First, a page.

Nunez convicted on all counts
Jury finds Kingston dentist guilty of insurance fraud, grand larceny
Kingston dentist Gilberto Nunez was convicted on all counts Tuesday at his trial for insurance fraud and theft. The Ulster County Court jury, which began deliberating Friday afternoon, returned its verdicts about 2 p.m. after deliberating for more than 14 hours over three days.
Nunez, 49, who earlier this year was acquitted of murder in the death of his ex-lover’s husband, was convicted of one count of grand larceny, one count of insurance fraud and five counts of falsifying business records, all felonies.
The dentist appeared stoic as the jury foreman said “guilty” seven times, once for each count of the seven-count indictment. Nunez’s wife, Yameil, wept.
One juror dabbed her eyes with her scarf as the verdict was read, and she cried as she left the courtroom.
The case centered on whether Nunez, a Poughkeepsie resident, improperly received an $8,400 insurance payment related to a 2014 fire that destroyed an Uptown Kingston building he owned next to his dental office.
Nunez claimed the amount was to make up for lost rent at 381-385 Washington Ave. The defense said Nunez was paid in cash and barter, but Matthew Topple who signed a lease for the space and stored his construction equipment in the building, said he never paid — or intended to pay — Nunez for the space.
During its three days of deliberations, jurors requested to hear again the testimony of Topple and of William McVey, the independent insurance adjuster who recommended
Nunez be paid for the lost rent. They also listened again to a taped call Nunez placed to Central Hudson Gas & Electric Corp. in which he asked to have the electric and gas service to the building turned off and to a call he made to his insurance company, Preferred Mutual, in which he reported the fire.
The jury, comprising five men and seven women, also asked for numerous documents as it deliberated, including the lease agreement Topple signed, an application for a variance in which Nunez stated the building was vacant, and several others that were introduced during the trial.
Testimony in the case began last Tuesday. The lawyers made their closing arguments Friday morning.
“It took them four days to present it [the case] to us, so naturally it took us a few days to go through each and every bit of evidence to make sure we made the right decision,” one juror said after the verdict was announced. “We felt like it was a great responsibility to make sure we made the right decision.”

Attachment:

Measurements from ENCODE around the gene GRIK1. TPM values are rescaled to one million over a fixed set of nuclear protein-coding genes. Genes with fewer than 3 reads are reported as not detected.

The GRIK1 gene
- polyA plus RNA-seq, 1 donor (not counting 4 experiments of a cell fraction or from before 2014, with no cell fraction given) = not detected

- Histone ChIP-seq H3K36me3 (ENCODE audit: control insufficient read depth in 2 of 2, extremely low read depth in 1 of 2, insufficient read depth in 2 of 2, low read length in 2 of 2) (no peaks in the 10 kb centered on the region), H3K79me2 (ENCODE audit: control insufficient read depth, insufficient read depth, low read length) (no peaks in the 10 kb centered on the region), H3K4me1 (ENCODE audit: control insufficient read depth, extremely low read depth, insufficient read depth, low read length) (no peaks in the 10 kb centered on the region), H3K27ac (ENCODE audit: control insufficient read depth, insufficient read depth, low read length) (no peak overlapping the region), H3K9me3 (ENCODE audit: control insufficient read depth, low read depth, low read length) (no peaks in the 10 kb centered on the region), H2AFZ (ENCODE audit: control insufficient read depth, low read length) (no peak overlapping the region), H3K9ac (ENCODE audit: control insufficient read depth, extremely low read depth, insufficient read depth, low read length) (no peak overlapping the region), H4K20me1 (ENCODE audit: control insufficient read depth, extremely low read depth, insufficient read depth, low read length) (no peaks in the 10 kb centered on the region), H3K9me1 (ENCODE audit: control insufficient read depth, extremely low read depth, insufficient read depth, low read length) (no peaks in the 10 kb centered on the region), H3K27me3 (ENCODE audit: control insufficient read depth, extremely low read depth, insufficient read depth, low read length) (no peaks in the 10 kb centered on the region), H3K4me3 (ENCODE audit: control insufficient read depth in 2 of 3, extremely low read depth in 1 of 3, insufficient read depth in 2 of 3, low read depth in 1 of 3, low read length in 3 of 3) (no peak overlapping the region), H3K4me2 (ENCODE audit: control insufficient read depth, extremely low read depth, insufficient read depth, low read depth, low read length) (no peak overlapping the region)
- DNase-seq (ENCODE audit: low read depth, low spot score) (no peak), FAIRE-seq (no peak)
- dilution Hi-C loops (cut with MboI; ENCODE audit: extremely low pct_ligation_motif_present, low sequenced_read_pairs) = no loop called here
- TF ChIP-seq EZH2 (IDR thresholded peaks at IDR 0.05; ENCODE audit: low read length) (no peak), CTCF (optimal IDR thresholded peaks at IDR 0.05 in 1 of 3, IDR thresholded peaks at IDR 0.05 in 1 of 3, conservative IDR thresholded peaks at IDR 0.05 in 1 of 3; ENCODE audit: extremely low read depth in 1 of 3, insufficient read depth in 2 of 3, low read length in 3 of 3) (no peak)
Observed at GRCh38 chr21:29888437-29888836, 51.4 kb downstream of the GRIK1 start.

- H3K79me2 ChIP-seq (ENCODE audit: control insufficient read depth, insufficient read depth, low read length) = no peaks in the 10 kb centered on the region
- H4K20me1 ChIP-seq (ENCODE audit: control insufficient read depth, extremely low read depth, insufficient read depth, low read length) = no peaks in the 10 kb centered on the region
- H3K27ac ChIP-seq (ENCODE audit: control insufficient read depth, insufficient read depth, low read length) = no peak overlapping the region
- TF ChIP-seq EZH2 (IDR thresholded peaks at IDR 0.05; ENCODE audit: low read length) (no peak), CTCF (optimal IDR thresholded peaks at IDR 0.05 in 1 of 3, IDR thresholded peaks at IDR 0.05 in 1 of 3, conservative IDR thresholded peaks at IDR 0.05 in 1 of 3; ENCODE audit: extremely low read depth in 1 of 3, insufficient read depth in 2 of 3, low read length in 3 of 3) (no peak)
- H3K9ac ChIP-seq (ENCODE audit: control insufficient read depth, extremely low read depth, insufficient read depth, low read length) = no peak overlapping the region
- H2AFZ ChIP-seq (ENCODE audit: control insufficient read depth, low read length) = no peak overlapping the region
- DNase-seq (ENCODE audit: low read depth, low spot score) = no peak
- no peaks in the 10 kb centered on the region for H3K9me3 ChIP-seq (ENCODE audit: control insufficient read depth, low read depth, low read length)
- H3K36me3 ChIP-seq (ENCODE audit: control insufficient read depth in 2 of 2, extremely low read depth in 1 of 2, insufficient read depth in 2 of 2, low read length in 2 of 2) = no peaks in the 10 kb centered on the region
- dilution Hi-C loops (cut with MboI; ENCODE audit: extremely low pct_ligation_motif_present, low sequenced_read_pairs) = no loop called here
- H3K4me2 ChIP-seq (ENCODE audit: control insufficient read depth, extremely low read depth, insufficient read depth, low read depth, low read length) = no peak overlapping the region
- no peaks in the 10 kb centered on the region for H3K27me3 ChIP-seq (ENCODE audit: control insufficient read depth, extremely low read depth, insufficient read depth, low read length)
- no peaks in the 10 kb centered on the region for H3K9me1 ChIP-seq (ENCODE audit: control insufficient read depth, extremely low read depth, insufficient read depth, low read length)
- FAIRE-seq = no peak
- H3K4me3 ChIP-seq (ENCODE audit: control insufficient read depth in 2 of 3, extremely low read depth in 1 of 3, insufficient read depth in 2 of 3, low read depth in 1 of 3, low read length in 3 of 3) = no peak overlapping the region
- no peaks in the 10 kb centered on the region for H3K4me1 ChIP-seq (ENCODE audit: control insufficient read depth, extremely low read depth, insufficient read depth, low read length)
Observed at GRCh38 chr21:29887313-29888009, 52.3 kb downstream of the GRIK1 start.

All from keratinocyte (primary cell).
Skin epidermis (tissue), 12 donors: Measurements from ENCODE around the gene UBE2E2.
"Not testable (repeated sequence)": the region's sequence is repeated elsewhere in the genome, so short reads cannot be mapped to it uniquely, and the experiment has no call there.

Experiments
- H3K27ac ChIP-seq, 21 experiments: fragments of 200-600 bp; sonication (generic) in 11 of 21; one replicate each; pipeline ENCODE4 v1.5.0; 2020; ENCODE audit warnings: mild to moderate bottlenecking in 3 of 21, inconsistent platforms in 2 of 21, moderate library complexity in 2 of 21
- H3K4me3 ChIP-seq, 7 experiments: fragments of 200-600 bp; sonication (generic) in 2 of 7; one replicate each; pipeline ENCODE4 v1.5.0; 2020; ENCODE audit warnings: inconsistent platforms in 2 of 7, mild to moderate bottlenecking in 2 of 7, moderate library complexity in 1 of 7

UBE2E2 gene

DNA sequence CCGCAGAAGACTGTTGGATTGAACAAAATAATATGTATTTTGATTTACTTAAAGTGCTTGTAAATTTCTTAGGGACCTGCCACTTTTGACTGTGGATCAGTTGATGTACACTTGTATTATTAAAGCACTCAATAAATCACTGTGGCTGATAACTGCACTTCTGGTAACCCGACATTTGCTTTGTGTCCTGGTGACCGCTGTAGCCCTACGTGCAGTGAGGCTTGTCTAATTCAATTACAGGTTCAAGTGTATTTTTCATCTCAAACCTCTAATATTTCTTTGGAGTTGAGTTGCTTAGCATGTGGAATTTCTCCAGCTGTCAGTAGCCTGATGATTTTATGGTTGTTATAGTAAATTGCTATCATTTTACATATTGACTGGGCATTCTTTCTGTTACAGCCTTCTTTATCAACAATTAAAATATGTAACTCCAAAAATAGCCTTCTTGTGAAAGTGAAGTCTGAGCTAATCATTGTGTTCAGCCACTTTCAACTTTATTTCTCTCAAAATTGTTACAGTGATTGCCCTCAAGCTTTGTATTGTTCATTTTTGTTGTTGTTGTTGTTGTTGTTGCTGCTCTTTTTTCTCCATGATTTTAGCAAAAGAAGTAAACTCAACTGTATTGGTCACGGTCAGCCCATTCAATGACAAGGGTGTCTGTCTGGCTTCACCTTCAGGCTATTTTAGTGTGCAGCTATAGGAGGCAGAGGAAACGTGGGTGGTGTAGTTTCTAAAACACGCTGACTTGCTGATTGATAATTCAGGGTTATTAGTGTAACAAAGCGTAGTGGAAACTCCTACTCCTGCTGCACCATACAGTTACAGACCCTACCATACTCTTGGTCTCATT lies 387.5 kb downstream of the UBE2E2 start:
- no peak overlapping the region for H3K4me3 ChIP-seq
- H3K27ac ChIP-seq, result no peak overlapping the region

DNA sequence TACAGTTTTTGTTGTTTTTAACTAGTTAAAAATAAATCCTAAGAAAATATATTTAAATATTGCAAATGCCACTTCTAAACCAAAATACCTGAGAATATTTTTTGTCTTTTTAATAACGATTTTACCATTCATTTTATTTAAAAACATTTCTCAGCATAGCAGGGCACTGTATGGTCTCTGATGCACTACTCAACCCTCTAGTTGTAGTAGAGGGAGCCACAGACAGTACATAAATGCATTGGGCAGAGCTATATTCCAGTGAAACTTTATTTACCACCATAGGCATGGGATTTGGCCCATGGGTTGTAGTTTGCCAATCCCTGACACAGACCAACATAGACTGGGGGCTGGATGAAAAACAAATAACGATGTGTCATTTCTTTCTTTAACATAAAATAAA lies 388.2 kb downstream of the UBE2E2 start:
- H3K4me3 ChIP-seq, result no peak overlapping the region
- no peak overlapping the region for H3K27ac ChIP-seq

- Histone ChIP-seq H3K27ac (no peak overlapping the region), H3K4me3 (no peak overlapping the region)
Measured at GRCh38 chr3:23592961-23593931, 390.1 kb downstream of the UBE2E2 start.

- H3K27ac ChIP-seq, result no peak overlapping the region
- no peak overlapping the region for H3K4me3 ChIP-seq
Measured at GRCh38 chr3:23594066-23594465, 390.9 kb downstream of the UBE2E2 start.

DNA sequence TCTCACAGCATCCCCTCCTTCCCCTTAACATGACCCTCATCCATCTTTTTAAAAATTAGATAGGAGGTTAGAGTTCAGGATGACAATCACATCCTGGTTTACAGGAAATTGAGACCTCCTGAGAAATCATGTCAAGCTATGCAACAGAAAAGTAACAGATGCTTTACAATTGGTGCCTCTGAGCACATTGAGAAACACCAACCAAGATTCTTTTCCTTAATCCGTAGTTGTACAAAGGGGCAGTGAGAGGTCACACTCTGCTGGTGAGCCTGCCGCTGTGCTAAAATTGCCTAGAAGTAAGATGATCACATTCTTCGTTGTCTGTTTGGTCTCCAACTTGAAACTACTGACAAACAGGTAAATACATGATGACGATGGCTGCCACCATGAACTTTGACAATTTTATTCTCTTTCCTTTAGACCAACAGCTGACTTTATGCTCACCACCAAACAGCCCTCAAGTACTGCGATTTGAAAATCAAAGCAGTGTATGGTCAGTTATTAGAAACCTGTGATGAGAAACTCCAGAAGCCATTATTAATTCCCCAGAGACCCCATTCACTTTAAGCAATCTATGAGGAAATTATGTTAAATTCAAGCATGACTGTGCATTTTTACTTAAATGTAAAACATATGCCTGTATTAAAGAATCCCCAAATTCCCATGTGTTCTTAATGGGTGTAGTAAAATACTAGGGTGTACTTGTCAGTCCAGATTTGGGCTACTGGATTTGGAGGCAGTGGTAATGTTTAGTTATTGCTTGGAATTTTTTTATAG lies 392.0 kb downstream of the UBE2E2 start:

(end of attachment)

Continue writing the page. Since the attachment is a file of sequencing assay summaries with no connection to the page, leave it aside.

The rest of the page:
The juror, who declined to give his name, said the jury felt the case was “very poorly presented” but that, in the end, it came down to the “timelines of everything.”
“There were too many mistakes to make it a coincidence,” he said.
Nunez’s attorney, Evan Lipton, declined to comment following the verdict.
Orange County Senior Assistant District Attorney Maryellen Albanese, the special prosecutor in the case, said she was “satisfied” with the jury’s decision.”
“It was a bit of a complicated case, there was a lot of paperwork involved, and the jurors obviously paid a lot of attention to the evidence,” she said.
The jury in the case deliberated far longer than the one that acquitted Nunez of second-degree murder in June. In that case, the jury met behind
closed doors for just six hours before finding Nunez not guilty in the 2011 death of Thomas Kolman, 44, of Saugerties. Though acquitted of murder, Nunez was convicted in that case of two felony counts of possession of a forged instrument for having a fake CIA identification card on his computer and for giving his former lover a letter purporting to be from a CIA agent.
Nunez faces a maximum sentence of 2-1/3 to seven years in state prison on those charges.
He faces a maximum sentence of 2-1/3 to seven years in state prison for the grand larceny and insurance fraud charges of which he was convicted Tuesday and 1-1/3 to four years on the other charges.
Nunez also faces charges of perjury, offering a false instrument for filing and making an apparently false sworn statement in connection to allegedly filing false information while applying for a pistol permit. Jury selection in that case is expected to begin next month.
Williams has said he will not sentence Nunez on any of the convictions until all of the cases have been resolved.
After the verdict in the insurance case was announced Tuesday, Williams ruled Nunez will be allowed to remain free on bail.
Gilberto Nunez and his wife, Yameil, leave court on Tuesday after he was convicted on all counts at his trial for insurance fraud and theft.